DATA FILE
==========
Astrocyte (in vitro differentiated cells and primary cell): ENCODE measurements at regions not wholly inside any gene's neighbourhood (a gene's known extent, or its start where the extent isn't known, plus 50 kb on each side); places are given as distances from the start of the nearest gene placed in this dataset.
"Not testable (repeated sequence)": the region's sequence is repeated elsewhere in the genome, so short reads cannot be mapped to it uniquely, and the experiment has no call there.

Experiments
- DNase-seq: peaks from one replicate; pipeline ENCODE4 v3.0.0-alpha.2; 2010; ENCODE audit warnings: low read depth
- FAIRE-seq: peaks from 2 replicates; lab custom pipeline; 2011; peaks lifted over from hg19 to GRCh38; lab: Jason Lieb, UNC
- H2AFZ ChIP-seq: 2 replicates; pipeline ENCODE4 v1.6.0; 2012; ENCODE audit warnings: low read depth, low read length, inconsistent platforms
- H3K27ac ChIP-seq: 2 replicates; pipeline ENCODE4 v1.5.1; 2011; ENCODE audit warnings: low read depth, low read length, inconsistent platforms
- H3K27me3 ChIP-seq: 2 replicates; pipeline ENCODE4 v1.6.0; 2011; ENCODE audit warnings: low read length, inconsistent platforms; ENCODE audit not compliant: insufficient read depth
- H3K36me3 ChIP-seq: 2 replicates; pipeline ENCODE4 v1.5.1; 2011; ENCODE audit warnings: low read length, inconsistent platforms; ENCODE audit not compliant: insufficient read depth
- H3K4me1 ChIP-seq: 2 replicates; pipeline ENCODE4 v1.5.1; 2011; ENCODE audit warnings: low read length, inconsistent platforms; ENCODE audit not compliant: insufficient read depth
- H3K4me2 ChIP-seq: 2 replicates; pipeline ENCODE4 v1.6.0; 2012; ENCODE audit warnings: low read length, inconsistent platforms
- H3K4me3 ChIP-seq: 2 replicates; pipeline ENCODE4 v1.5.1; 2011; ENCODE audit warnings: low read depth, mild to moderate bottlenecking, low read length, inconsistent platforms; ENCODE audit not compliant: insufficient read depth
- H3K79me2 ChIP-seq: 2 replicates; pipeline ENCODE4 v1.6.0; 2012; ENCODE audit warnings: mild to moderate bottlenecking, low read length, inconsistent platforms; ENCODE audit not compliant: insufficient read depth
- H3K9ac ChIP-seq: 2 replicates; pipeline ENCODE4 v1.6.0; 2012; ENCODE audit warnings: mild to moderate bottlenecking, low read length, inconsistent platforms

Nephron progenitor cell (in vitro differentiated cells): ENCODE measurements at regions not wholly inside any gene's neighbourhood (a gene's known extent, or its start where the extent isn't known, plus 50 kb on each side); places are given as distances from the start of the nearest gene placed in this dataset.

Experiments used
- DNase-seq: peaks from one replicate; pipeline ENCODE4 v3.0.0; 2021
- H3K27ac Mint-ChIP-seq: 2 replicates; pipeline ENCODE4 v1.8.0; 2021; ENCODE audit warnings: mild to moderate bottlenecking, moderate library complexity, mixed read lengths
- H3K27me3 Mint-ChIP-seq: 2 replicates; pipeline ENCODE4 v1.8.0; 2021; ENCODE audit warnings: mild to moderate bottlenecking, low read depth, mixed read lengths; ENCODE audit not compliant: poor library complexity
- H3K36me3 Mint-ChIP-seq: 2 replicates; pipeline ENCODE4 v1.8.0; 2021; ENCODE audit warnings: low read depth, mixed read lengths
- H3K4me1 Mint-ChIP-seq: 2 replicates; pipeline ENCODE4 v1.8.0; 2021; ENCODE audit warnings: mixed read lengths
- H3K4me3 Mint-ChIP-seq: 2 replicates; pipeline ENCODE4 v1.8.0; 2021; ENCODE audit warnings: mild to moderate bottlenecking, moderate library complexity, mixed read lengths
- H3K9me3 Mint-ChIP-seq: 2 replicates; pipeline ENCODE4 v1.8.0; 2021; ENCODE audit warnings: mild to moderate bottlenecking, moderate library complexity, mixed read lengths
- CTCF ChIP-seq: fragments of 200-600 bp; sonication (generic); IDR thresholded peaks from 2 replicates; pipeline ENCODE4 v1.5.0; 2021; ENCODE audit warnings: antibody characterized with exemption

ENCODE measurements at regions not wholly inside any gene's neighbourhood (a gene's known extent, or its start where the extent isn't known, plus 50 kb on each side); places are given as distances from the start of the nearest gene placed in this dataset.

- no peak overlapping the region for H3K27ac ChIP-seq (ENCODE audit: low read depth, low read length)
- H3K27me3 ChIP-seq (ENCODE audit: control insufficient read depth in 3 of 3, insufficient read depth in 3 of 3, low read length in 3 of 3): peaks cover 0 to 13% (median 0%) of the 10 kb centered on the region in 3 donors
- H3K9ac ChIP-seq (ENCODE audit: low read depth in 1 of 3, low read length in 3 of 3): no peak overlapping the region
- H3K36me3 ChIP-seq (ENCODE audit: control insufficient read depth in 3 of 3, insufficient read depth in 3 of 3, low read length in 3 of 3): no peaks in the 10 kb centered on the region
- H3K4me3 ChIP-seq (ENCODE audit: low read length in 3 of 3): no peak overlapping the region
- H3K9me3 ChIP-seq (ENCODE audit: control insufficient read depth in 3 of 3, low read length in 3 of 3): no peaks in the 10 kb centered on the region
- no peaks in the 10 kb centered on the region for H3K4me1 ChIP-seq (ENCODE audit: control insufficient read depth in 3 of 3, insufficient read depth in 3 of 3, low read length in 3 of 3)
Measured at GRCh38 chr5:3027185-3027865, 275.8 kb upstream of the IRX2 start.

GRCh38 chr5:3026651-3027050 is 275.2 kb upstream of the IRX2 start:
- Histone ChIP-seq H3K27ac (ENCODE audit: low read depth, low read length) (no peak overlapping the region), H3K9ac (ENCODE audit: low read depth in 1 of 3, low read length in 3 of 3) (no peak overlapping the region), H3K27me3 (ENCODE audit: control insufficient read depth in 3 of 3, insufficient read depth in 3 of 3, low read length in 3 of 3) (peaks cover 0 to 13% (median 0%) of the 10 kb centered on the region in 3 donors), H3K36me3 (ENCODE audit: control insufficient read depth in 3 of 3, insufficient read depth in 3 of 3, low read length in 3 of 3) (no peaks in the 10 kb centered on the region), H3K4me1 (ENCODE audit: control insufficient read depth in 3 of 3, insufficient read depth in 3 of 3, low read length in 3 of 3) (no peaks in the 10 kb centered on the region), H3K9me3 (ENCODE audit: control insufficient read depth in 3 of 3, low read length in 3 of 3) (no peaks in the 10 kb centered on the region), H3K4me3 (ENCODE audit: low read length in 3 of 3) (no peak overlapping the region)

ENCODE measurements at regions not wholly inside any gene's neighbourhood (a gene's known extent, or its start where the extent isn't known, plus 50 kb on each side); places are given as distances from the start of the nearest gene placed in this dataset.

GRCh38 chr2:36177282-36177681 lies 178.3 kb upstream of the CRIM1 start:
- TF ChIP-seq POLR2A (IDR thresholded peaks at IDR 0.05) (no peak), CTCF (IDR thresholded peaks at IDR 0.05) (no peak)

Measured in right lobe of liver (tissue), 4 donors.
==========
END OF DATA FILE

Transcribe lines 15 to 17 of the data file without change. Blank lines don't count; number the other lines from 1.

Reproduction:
Nephron progenitor cell (in vitro differentiated cells): ENCODE measurements at regions not wholly inside any gene's neighbourhood (a gene's known extent, or its start where the extent isn't known, plus 50 kb on each side); places are given as distances from the start of the nearest gene placed in this dataset.

Experiments used
- DNase-seq: peaks from one replicate; pipeline ENCODE4 v3.0.0; 2021